This week marks 99 years of powered flight. To celebrate, a year's worth of activities honoring aviation history will be held throughout 2003. The festivities started last Tuesday at the Smithsonian Institute's National Air and Space Museum in Washington, D.C.

December 17, 1903 marked the first successful powered flight. Since then, man has gone on to conquer the skies and even reach outer space. In honor of the last century of aerial innovation, the Air and Space Museum hosted a star-studded celebration. The master of ceremonies was actor John Travolta.

While John Travolta is best known for his roles in movies like Saturday Night Fever, Grease and Pulp Fiction, he's also an experienced aviator with eight different jet licenses. He says he first became obsessed with flight while living near New York's LaGuardia Airport as a child.

"I was captivated by the forms that flew above me," recalled John Travolta. "As a ritual I would watch them go from being in sight, to out of sight. I just admired their design and imagined what it would be like to be up there. And then my sister bought me a ticket when I was eight years old to go from Newark to Philadelphia to have lunch. It was a 20-minute flight on a DC-6, and I was completely captivated. I flew back on a United Caravel jet and I thought that I had died and gone to heaven. Ever since those moments, I've just been obsessed with aviation."

While John Travolta may have been the only Hollywood celebrity on hand, the guest list at the Air and Space Museum celebration read like a history book. Among the distinguished guests were Neil Armstrong, the first man on the moon; John Glenn, the first man in space orbit; several of the original Tuskegee Airmen, the first African-American fighter pilots in World War II; and relatives of the Wright Brothers, the duo who invented powered flight.

In 1903, brothers Wilbur and Orville Wright, completed the construction of a prototype airplane made out of wood and a fabric called muslin. It was a biplane and featured an engine powering two propellers on the back. The propellers were designed to push the craft forward and give it lift.

The Wright brothers were actually bicycle shop owners and as Amanda Wright Lane, the great-grand-niece of the Wright brothers, says, their experience with bicycles gave them an advantage over others dabbling in flight at that time.

"The bicycles related to flight in something very simple, which was balance," she explained. "I think that the greatest obstacle the brothers overcame in learning how to fly, was what others had not achieved yet, which was figuring out control. Lift and propulsion had more or less been, not exactly resolved, but a lot of people had a lot of ideas about it and several of those ideas would have worked, but control was a huge factor. And that's the one that the Wrights were able to manage. A lot of their ideas about control came from bicycling and also they watched birds and saw how they used their wings."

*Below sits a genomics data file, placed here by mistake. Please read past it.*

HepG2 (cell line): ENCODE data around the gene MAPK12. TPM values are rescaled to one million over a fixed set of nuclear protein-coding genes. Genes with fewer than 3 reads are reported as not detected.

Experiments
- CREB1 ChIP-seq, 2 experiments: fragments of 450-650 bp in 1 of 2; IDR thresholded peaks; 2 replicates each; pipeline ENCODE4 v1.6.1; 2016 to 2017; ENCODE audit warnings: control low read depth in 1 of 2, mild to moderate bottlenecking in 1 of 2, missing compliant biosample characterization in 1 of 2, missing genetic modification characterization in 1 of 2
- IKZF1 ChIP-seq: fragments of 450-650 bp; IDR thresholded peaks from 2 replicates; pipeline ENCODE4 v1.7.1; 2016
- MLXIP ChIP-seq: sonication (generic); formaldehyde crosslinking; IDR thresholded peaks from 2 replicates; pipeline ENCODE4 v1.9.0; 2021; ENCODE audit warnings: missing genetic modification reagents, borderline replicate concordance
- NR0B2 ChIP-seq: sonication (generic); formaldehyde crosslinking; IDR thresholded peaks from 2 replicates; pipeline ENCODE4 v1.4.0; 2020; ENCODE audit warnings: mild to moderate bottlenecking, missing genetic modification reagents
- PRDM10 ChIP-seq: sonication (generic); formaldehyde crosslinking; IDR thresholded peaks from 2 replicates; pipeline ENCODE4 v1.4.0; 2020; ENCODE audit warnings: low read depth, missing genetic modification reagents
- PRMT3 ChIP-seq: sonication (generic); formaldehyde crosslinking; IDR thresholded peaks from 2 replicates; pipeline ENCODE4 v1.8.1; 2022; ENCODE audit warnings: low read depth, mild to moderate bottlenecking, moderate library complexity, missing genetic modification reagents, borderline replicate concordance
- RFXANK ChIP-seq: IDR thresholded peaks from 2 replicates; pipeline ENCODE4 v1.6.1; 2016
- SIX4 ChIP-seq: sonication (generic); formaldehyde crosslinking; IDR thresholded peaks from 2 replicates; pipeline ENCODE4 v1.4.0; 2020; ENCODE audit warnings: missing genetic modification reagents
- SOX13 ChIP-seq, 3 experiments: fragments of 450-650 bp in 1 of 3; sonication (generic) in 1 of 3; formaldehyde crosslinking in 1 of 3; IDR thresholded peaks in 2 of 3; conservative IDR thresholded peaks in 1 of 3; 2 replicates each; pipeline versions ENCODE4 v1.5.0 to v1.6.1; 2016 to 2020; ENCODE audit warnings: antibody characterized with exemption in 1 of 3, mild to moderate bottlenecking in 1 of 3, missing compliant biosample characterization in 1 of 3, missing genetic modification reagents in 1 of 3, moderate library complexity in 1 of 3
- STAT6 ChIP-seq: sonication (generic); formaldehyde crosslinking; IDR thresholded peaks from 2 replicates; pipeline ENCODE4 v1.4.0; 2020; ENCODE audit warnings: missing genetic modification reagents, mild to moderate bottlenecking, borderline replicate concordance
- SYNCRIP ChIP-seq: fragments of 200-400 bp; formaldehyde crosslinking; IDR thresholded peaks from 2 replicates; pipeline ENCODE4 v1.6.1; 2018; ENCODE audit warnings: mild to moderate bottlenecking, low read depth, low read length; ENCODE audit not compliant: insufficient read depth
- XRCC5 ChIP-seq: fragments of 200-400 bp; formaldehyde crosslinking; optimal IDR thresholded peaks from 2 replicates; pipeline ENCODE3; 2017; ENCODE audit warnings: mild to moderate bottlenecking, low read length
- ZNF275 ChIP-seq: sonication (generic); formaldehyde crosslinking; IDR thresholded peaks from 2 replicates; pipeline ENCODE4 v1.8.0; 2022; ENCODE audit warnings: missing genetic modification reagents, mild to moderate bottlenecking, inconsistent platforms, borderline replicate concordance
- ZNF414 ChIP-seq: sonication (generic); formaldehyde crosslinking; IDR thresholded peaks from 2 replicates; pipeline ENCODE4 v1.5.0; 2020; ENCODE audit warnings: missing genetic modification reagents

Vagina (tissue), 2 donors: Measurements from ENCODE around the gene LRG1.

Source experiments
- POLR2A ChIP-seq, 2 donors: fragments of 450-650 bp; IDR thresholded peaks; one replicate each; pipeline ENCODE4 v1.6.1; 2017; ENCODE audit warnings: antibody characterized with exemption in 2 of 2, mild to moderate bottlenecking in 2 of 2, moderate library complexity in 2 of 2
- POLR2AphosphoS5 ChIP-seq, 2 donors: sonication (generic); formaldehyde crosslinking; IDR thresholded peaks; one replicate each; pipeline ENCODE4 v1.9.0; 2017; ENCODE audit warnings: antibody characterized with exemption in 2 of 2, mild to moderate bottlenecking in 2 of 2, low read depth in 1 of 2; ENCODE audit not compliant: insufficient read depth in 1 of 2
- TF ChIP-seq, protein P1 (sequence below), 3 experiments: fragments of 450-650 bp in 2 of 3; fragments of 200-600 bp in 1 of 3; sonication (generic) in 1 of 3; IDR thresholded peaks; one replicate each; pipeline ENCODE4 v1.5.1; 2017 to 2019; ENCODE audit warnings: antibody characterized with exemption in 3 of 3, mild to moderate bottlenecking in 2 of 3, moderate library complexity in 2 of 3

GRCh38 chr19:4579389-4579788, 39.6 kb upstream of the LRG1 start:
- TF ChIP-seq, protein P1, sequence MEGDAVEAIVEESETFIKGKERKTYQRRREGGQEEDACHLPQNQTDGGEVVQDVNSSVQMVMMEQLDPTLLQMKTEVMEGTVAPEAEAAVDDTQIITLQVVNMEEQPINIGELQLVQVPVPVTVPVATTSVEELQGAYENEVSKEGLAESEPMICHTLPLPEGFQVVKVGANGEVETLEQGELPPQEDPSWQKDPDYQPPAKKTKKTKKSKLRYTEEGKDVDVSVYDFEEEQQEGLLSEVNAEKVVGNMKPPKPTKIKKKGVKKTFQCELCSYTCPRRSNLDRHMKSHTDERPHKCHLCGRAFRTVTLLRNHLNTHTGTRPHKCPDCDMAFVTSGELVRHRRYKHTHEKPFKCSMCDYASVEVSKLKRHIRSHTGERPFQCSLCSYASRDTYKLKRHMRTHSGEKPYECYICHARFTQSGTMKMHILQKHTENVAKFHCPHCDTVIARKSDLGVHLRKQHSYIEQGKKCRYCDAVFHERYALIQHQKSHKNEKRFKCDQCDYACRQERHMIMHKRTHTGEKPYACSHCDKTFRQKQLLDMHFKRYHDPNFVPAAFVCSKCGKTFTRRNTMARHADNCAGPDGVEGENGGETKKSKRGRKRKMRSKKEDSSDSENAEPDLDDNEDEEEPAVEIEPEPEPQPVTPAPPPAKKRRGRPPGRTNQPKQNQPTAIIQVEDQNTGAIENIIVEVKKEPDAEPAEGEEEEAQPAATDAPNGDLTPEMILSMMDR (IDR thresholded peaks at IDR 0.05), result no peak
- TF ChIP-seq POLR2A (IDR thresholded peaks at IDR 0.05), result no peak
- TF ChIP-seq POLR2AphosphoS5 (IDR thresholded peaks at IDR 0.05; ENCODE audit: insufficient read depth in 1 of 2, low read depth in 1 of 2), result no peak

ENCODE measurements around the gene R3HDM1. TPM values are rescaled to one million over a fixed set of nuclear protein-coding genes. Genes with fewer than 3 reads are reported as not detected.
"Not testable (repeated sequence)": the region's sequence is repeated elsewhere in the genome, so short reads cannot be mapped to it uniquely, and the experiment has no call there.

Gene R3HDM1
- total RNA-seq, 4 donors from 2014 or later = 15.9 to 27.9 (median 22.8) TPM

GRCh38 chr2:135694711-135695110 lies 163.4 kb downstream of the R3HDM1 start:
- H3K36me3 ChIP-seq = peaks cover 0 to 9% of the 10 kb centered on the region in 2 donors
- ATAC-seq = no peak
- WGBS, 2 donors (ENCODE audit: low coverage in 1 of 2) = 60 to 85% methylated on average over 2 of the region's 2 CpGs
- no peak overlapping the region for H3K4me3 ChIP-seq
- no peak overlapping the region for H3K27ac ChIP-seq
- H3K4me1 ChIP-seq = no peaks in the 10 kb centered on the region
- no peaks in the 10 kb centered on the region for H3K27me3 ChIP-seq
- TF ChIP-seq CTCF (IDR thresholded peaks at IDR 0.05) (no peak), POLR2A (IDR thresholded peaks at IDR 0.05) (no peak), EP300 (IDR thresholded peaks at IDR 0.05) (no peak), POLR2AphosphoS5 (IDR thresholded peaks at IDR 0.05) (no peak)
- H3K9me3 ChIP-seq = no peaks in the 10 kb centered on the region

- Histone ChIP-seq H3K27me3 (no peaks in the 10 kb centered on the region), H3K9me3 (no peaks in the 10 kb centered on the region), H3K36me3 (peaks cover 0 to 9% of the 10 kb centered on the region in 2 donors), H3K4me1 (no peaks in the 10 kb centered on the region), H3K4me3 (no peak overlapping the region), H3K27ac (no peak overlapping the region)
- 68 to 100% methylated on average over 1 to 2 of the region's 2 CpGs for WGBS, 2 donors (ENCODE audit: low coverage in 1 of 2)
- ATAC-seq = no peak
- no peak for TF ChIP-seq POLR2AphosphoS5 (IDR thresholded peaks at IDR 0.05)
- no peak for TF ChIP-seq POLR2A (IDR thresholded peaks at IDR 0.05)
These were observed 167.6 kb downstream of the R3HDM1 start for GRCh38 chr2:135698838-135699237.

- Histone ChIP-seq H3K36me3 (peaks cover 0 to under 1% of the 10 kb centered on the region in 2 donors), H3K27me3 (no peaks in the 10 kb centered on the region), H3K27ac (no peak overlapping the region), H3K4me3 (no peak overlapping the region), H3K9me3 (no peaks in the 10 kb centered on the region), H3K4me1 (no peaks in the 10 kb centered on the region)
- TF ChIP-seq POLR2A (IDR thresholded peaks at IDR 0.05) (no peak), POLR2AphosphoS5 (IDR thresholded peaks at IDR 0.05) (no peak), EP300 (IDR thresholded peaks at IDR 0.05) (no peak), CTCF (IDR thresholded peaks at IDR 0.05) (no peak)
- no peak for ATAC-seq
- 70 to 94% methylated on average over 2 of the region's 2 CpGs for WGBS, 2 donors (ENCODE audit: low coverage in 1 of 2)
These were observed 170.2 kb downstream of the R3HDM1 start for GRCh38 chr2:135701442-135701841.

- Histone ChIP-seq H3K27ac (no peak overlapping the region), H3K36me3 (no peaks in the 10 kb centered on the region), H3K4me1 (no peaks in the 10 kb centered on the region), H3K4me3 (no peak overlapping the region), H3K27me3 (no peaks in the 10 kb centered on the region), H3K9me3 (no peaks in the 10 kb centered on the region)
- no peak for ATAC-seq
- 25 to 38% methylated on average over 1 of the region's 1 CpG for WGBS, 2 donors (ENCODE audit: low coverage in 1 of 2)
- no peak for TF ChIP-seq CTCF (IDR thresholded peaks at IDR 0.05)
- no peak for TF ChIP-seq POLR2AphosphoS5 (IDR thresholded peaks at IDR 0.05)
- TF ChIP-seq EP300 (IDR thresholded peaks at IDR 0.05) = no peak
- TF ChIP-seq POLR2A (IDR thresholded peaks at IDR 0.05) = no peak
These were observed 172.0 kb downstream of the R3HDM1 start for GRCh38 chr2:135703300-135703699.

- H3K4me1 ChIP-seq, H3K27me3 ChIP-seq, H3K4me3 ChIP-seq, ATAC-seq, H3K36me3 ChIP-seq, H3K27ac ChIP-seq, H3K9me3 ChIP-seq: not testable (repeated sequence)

The Wrights conducted their first successful powered flight on December 17, 1903 and went on to inspire generations of aviators and pilots. Among the many fans of the Wright brothers is Tom Poberezney who is head of the Experimental Aviation Association that restores and builds vintage planes. Along with many other organizations and individuals, his group is celebrating the 100th year of powered flight by helping to put together many special events in 2003 honoring aviation history.

"One of the things we want to tell the story of - it's more than a celebration - is to share with the world, what an important part aviation's been to the way we live," said Mr. Poberezney. "Whether we fly in an airplane or not, we want to show all of the things affected by flight. It's education, it's outreach it's a celebration, it's all those things that we want to do. For those of us that fly it's easy to tell the story. Now we have to tell that story and transmit that passion to everybody else out there so they join the bandwagon and get excited about flight in this centennial year."

Various events celebrating the Centennial of Flight will be held throughout the country next year. The climax to all of those events will take place December 17, 2003. That's when an exact replica of the Wright Flyer will take off from Kitty Hawk, North Carolina exactly 100 years to the day that the Wright brothers made history.

Part of VOA's yearend series